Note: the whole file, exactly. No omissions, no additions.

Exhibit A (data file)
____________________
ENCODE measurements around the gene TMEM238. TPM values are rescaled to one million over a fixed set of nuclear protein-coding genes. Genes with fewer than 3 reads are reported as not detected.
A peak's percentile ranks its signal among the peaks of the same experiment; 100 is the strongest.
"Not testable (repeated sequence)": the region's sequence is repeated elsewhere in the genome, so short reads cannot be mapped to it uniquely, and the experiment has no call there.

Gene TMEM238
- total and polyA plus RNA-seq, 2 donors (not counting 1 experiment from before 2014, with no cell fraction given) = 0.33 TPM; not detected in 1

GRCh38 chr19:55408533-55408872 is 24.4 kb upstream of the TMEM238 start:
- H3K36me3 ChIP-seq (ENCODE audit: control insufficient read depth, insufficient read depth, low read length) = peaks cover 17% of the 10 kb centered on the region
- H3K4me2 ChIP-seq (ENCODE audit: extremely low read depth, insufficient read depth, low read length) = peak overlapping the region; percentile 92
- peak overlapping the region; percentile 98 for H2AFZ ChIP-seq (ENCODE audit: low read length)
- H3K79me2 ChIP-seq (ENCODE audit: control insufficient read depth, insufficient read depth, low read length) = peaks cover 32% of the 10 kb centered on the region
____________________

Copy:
ENCODE measurements around the gene TMEM238. TPM values are rescaled to one million over a fixed set of nuclear protein-coding genes. Genes with fewer than 3 reads are reported as not detected.
A peak's percentile ranks its signal among the peaks of the same experiment; 100 is the strongest.
"Not testable (repeated sequence)": the region's sequence is repeated elsewhere in the genome, so short reads cannot be mapped to it uniquely, and the experiment has no call there.

Gene TMEM238
- total and polyA plus RNA-seq, 2 donors (not counting 1 experiment from before 2014, with no cell fraction given) = 0.33 TPM; not detected in 1

GRCh38 chr19:55408533-55408872 is 24.4 kb upstream of the TMEM238 start:
- H3K36me3 ChIP-seq (ENCODE audit: control insufficient read depth, insufficient read depth, low read length) = peaks cover 17% of the 10 kb centered on the region
- H3K4me2 ChIP-seq (ENCODE audit: extremely low read depth, insufficient read depth, low read length) = peak overlapping the region; percentile 92
- peak overlapping the region; percentile 98 for H2AFZ ChIP-seq (ENCODE audit: low read length)
- H3K79me2 ChIP-seq (ENCODE audit: control insufficient read depth, insufficient read depth, low read length) = peaks cover 32% of the 10 kb centered on the region